The coronavirus has begun spreading across Africa with more than 10,000 reported cases so far across 52 countries, and over 400 deaths.
In addition to the travel restrictions, lockdowns and curfews, medical scientists are racing to set up more labs to test for the virus. Particularly in areas where at-risk households are concentrated.
"Our goal is to make sure that we break the chain of transmission and not get to where countries like Italy and Spain are right now," said Dr. Mary Stephen, Technical Officer for WHO's Regional Office in Africa.
At-risk households include those with people over the age of 60 and smokers who are more vulnerable to respiratory illnesses.
Newsy obtained data from Fraym research showing where at risk households are in Nigeria, Kenya and South Africa.
In Nigeria, Africa’s most populous country, the at-risk households are concentrated in the northeast, middle belt and pockets of the south. In Kenya, they are located in parts of the mid-west and south. And in South Africa, the hardest hit country on the continent, the at risk homes are along the coast and in the major cities.
Recently, all three countries have rapidly enhanced testing capacity. When we compared the location of the testing sites to where vulnerable communities are, here’s what we found:
Nigeria has nine testing sites, seven of which are in or close to those at risk communities. The country plans to expand to 13 sites. Kenya is expanding from two to nine sites, all of which are concentrated in the at-risk areas. Most of South Africa’s labs are privately run, but government-run labs will soon go from six to nine, five of which are in the most vulnerable communities.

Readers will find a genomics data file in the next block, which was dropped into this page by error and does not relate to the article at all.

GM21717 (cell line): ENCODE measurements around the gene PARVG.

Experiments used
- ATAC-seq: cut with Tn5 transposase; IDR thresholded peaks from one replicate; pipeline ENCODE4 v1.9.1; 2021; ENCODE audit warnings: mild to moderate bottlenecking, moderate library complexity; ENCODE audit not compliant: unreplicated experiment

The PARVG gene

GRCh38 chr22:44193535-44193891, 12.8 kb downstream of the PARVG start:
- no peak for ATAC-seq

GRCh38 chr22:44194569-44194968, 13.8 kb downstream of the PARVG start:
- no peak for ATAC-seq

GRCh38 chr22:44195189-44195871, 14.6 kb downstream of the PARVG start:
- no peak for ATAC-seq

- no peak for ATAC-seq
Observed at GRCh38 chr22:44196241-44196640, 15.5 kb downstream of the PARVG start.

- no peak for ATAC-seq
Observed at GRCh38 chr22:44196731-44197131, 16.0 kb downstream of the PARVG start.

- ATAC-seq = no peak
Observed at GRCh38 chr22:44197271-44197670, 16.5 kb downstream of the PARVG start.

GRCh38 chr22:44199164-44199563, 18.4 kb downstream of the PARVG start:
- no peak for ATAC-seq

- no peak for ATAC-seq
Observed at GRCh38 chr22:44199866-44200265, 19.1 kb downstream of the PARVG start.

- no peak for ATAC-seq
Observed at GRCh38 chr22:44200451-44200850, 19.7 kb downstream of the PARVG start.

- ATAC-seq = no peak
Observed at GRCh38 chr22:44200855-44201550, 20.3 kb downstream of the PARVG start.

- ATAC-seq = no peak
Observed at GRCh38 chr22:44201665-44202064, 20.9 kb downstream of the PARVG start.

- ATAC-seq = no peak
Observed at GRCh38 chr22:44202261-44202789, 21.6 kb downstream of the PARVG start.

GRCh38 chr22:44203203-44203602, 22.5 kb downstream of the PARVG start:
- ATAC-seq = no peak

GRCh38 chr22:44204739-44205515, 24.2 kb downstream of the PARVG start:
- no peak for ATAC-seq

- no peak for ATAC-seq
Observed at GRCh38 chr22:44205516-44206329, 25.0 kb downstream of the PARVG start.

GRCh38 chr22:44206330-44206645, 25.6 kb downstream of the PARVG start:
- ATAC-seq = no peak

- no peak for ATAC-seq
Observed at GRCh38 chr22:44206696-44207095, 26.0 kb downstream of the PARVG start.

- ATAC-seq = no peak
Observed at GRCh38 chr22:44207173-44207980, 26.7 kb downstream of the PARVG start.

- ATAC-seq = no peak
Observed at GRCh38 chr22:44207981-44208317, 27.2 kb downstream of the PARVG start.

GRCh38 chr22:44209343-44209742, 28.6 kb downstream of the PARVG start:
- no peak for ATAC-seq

"If you have more laboratories it gives you an advantage. You want to test more people as quickly as possible. Also, it reduces the turnaround time," said Dr. Stephen.
The World Health Organization and the African Union’s Centers for Disease Control are helping countries boost testing capacity and the number of tests they provide.
"The best strategy is not to have many critically ill patients and we are doing that by testing," said Dr. Ahmed Ogwell, Deputy Director for the Africa CDC.
In South Africa with over 1300 confirmed coronavirus cases, the government has turned to aggressive testing and monitoring.
"Around 10,000 field workers will be visiting homes in villages, towns and cities to screen residents for the coronavirus symptoms," said South Africa's President, Cyril Ramaphosa.
Yet testing remains a luxury for some African countries.
"For those countries that don't have the capacity to do the testing and those are relatively few now we have a mechanism where their samples can be able to be transported to the nearest laboratory that can be able to do it in a neighboring country," said Dr. Ogwell.
The continent has learned invaluable lessons from combating infectious diseases like cholera, meningitis and Ebola.
"In terms of outbreak response, the mechanisms are basically the same. The only thing that makes the difference is the peculiarity of the disease you're dealing with," said Dr. Stephen.
But with few medical resources and staff, authorities are rushing to contain the spread of the virus in Africa.
"The health systems are fragile. Adding COVID-19 to it is a recipe for something that is quite unpleasant and we are trying to slow that down," said Dr. Ogwell.
Update: Since the publication of this story, Nigeria has expanded its testing capacity from nine locations to 13, including labs in the northern part of the country in Kano and Sokoto states.